Are you a Giver or Taker?

Thursday, 11 May 2023

A few years ago I read Adam Grant’s book Give and Take which was an important read for anyone who manages people. He recently reflected on his book and added the following below. It makes a good read particularly where he references preparing children for success. The following comes from an article he recently wrote. 

That was the thesis of my first book, Give and Take, which came out 10 years ago today. It was about the surprising consequences of being a giver rather than a taker or matcher. Takers are selfish: they aim to be better than others. Givers are generous: they strive to bring out the best in others. Matchers try to be fair: they trade favours evenly. But they often come across as transactional. You didn’t really care about me—you were just paying off a debt or racking up a credit.

Taking seems like the shortest path to the top. But takers often fall by the sword of the karma police. My research revealed that in the long run, giving is a more sustainable route to success… if you’re thoughtful about how you do it.

Over the past decade, thanks to insightful critiques from readers and perceptive questions from audiences, I’ve realized how much I missed. If I could rethink and rewrite the book today, I’d add five chapters:

1. Raising generous kids

As an organizational psychologist, I was focused on how helping others can drive our success at work. But the seeds of rewarding generosity are planted much earlier.

It turns out that teaching kids kindness prepares them for success. In Italy, the eighth graders with the best grades aren’t the ones who got the highest marks five years earlier, but the ones who were rated as most helpful. In the U.S., middle schoolers who believe their parents prize kindness get better grades than those who think their parents put academic and career success first. In Canada, boys who are rated as helpful in kindergarten go on to earn more money in their thirties. A focus on concern for others leads to a stronger sense of purpose, deeper learning, and richer relationships. As a result, along with fuelling achievement, caring also boosts happiness.

Parents and teachers are endless curious about how to nurture generosity. One of my favourite findings is that nouns are often more effective than verbs. When we shift from “thank you for helping” to “thank you for being a helper,” kids are more likely to internalize giving as part of their identities.

2. The double bind of generosity for women

When I searched for stories to illuminate the data about achieving success through helping others, most of the ones I found were about men. I failed to recognize one of the major causes of that disparity: when men help, it stands out more.

Psychologists find that we tend to stereotype men as ambitious and women as caring. This means that women are more likely to be asked for help—but less likely to get credit for it.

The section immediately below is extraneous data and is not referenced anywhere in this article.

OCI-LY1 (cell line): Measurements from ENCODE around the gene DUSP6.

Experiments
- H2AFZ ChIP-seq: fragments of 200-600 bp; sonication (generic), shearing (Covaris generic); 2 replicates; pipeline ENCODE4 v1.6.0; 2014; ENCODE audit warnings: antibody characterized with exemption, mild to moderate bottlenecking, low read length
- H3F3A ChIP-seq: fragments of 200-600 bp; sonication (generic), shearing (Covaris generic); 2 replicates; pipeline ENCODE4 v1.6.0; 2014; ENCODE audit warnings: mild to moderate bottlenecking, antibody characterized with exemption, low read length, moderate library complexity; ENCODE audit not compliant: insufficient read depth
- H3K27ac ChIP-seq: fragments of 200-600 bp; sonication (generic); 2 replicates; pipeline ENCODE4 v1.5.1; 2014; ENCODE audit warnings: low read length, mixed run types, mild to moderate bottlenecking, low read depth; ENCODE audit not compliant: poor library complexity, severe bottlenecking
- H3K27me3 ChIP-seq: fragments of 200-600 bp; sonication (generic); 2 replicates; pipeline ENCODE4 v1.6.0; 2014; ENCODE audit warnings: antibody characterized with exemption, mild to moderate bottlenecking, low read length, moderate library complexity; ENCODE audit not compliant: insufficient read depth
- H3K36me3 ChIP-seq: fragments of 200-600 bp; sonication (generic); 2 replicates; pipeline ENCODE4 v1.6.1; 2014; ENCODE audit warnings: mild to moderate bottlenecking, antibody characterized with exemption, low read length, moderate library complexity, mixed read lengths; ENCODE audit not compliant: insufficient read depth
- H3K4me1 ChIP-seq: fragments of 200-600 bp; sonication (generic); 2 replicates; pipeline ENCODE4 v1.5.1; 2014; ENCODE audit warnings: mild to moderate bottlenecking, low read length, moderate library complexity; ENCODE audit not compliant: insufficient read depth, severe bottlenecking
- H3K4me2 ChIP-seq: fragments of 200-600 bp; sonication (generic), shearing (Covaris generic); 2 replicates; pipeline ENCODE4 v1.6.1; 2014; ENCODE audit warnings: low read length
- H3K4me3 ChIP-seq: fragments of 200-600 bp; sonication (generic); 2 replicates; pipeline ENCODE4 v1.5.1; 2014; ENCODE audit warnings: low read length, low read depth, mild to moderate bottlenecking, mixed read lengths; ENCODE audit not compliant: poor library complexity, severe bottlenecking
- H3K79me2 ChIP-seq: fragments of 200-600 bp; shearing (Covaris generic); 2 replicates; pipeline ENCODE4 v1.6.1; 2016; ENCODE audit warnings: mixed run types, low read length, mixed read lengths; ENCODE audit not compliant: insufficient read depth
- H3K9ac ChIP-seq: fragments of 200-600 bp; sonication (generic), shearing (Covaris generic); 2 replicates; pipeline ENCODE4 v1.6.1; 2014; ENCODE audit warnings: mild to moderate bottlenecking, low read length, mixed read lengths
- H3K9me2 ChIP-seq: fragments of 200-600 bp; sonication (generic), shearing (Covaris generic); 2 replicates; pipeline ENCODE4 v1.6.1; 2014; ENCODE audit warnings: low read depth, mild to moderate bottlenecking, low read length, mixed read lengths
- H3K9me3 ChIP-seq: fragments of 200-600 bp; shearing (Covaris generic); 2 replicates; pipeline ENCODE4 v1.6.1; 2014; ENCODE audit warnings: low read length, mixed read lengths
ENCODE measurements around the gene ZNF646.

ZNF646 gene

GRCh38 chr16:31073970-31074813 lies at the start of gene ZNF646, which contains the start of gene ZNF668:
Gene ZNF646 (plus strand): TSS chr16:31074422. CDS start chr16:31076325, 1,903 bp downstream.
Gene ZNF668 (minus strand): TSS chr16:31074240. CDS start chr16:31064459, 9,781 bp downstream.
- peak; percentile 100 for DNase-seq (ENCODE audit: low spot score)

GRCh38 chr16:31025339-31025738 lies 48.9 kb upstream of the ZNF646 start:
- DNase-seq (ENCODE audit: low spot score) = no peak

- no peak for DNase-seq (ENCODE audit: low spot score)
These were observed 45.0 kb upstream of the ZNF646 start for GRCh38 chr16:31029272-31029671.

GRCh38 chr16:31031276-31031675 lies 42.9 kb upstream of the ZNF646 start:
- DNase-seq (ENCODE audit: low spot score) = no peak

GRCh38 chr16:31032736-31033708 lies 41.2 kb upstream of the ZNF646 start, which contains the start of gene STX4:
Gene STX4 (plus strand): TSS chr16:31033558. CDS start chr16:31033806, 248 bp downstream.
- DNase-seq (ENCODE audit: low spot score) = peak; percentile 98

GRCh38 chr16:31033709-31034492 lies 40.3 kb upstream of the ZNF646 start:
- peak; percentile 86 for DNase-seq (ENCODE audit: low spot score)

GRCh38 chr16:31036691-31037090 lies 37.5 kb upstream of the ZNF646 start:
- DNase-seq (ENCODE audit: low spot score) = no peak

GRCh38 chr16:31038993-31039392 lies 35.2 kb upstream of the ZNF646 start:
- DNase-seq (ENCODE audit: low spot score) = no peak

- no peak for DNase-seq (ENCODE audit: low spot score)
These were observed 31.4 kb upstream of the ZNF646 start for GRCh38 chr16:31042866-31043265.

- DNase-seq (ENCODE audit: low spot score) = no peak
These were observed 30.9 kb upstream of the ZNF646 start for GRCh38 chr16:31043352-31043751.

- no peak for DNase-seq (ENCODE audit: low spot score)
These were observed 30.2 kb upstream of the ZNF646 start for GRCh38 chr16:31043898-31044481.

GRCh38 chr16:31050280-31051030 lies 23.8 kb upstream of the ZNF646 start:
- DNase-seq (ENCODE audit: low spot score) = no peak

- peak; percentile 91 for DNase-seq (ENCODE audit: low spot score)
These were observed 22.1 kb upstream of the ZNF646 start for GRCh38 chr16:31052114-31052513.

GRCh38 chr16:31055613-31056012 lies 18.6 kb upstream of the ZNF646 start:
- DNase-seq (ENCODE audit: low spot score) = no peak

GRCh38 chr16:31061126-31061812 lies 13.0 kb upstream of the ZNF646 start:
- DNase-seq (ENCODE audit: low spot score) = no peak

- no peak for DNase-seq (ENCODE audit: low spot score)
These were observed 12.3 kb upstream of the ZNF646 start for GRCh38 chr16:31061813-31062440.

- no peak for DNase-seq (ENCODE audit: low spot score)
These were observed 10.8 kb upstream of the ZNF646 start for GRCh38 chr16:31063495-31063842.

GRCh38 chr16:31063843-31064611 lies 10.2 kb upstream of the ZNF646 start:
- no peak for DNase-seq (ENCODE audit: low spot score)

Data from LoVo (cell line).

When a man says yes, he gets showered with praise and rewards. What a mensch! I never expected him to care about another human being. If a woman says yes, it’s taken for granted. She loves to help.

Meanwhile, if a man says no, he gets away with it. He’s busy. If she says no, she gets punished. What a bitch. As a result, women get stuck with far more than their share the office housework, the non-promotable tasks, and the invisible mentoring.

It’s the 21st century, people. It’s long past time to stop expecting women to do thankless work—and start dividing tasks equitably, both at work and at home.

3. Cross-cultural differences in helping

What’s the most generous country on earth? It depends on the kind of generosity you have in mind. Research suggests that you might get more emotional support in Mexico, but if you’re looking for constructive criticism, you may have an easier time finding it in Germany:

4. The give and take of personal relationships

My narrow focus on work led to another major oversight—I should’ve examined the dynamics of generosity in friendships and romantic partnerships.

In toxic relationships, one person is always taking and the other is constantly giving. In healthy relationships, both people give and receive with no strings attached. They grant each other the freedom to ask without shame, accept without obligation, and decline without guilt.

5. Building cultures of givers at work

In focusing heavily on our individual styles of interacting, I paid too little attention to how teams and organizations shift from toward values and norms of generosity. Some of the key steps

  • Hire differently: it’s more important to screen out takers than hire givers
  • Redesign reward systems: performance evaluations and promotions should account for contributions to others, not just individual results
  • Change norms: for givers to come out of the woodwork, we have to normalize seeking help, not only giving it

Some readers have argued that it’s impossible to have givers without takers. I disagree. Givers need people to receive, not take. Takers use others for personal gain, and we already have too much of that behaviour in the world. Receiving is being grateful for the generosity of others and looking for ways to pay it forward.

The New York Times magazine story that launched the book asked, Is giving the secret to getting ahead? In 2013, I was determined to answer that question. I thought my findings might motivate takers and matchers to shift toward giving. But feedback has been clear that the primary impact has been on people who already identify as givers. They realized they didn’t have to abandon their values—they often just needed to set better boundaries and shield themselves from burnout.

I didn’t have to convince people that helping others is the best way to succeed. Helping others is the most meaningful way to succeed.

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